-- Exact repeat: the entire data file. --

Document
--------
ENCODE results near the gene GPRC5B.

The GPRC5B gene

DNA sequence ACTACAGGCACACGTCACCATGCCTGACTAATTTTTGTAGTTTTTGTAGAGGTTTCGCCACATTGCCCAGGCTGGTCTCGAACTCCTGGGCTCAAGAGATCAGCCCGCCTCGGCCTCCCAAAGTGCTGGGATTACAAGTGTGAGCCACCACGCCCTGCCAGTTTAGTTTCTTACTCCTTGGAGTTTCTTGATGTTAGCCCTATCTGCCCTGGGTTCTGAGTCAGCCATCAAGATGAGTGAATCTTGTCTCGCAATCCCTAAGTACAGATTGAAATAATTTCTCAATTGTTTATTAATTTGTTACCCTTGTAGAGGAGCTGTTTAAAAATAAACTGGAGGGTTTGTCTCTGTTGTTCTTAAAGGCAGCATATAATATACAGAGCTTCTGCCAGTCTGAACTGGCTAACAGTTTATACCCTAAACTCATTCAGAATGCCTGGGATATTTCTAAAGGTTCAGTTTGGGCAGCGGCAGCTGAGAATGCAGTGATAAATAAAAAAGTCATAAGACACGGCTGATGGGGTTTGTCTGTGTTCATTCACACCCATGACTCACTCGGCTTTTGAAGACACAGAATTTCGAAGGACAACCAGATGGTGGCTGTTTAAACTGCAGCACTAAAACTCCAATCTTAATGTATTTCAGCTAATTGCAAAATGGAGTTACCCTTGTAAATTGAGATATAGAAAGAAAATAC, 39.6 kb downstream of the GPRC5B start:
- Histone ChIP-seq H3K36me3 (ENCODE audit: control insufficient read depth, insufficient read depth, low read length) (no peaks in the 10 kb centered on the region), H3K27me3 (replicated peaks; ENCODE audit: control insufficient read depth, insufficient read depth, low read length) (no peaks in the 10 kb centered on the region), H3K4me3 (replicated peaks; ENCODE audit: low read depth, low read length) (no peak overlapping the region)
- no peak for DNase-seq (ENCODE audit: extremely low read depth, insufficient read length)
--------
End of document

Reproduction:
ENCODE results near the gene GPRC5B.

The GPRC5B gene

DNA sequence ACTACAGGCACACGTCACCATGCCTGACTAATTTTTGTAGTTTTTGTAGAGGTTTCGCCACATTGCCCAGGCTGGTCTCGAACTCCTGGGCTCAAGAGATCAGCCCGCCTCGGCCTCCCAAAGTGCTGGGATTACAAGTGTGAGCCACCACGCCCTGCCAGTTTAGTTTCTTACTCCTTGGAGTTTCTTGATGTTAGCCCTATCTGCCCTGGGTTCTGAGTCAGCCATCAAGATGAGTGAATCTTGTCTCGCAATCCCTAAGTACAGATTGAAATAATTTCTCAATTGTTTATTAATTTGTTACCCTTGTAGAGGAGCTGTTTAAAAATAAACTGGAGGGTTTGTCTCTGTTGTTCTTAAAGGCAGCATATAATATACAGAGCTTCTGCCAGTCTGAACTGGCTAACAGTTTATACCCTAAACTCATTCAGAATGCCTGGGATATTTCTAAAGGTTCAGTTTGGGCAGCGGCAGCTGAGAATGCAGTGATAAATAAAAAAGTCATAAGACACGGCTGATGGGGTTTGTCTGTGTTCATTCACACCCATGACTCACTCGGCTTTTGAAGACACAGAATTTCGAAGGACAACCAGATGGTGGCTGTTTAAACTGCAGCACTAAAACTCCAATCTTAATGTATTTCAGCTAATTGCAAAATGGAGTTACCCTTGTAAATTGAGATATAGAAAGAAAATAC, 39.6 kb downstream of the GPRC5B start:
- Histone ChIP-seq H3K36me3 (ENCODE audit: control insufficient read depth, insufficient read depth, low read length) (no peaks in the 10 kb centered on the region), H3K27me3 (replicated peaks; ENCODE audit: control insufficient read depth, insufficient read depth, low read length) (no peaks in the 10 kb centered on the region), H3K4me3 (replicated peaks; ENCODE audit: low read depth, low read length) (no peak overlapping the region)
- no peak for DNase-seq (ENCODE audit: extremely low read depth, insufficient read length)